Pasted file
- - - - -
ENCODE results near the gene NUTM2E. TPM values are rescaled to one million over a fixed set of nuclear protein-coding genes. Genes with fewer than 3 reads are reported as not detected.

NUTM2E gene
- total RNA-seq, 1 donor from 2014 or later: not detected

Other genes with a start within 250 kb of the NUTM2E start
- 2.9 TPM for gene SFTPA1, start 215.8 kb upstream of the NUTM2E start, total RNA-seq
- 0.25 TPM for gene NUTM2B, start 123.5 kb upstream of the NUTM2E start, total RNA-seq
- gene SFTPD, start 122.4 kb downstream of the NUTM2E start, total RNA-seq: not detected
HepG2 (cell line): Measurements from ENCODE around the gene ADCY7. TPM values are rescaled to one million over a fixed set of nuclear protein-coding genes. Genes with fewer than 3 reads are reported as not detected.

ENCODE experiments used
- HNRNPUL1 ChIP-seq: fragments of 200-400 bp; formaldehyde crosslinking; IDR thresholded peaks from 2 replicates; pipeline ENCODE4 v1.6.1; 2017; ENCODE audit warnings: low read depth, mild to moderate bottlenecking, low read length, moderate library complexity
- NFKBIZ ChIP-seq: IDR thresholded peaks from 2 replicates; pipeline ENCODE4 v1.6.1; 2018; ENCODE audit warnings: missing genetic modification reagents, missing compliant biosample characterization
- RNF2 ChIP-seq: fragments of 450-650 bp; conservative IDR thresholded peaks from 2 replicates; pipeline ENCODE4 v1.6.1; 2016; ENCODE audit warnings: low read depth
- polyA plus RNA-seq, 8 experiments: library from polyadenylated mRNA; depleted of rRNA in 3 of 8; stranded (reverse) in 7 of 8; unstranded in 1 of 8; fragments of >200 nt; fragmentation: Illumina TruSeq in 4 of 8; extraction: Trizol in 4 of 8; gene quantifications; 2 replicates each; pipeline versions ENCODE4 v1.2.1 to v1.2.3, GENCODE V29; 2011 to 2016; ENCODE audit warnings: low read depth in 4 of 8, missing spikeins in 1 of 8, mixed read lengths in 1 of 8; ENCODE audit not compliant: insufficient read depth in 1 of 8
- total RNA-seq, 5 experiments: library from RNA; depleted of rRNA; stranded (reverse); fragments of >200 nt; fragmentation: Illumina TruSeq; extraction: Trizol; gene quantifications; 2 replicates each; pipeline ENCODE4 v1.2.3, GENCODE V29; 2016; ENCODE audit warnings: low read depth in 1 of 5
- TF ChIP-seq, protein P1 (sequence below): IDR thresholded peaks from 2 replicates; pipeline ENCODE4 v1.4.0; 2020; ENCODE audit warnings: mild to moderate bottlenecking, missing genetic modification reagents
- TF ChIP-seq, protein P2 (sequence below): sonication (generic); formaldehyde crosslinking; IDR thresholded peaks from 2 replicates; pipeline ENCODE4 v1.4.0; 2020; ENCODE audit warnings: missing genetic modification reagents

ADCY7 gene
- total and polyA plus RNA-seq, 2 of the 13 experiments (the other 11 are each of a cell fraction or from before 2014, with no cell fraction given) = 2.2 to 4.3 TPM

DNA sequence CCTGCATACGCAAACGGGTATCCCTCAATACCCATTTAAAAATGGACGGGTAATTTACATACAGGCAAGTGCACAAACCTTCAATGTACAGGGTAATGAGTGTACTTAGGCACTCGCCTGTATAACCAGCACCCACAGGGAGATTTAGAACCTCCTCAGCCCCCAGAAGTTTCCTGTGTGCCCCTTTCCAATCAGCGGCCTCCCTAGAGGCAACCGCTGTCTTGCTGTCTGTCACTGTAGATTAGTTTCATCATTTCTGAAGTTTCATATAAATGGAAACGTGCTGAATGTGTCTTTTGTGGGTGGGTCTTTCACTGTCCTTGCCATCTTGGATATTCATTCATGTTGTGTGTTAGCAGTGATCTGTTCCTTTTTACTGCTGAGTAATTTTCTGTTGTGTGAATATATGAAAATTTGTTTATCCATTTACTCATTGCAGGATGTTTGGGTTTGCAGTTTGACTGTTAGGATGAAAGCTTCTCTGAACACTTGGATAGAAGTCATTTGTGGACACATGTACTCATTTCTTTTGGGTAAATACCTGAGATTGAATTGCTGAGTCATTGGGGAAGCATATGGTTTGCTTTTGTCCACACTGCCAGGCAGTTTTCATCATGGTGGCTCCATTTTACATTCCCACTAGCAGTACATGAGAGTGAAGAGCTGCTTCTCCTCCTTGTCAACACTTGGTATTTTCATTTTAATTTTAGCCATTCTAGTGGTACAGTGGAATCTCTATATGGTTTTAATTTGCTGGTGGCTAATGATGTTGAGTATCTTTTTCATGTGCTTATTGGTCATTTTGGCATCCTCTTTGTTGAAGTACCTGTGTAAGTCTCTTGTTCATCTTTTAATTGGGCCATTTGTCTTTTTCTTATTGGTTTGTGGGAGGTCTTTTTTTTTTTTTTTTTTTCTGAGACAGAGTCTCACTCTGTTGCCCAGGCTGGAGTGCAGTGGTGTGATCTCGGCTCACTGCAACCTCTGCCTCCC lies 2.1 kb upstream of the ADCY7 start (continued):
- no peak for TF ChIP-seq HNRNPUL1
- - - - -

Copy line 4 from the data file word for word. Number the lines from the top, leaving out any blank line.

Other genes with a start within 250 kb of the NUTM2E start